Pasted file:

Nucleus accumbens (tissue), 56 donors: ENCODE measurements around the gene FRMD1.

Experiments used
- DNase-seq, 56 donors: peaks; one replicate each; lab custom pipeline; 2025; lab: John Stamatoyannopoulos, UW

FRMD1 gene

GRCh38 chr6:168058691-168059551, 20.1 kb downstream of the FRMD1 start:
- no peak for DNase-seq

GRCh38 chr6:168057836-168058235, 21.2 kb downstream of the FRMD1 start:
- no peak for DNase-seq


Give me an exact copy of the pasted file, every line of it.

Nucleus accumbens (tissue), 56 donors: ENCODE measurements around the gene FRMD1.

Experiments used
- DNase-seq, 56 donors: peaks; one replicate each; lab custom pipeline; 2025; lab: John Stamatoyannopoulos, UW

FRMD1 gene

GRCh38 chr6:168058691-168059551, 20.1 kb downstream of the FRMD1 start:
- no peak for DNase-seq

GRCh38 chr6:168057836-168058235, 21.2 kb downstream of the FRMD1 start:
- no peak for DNase-seq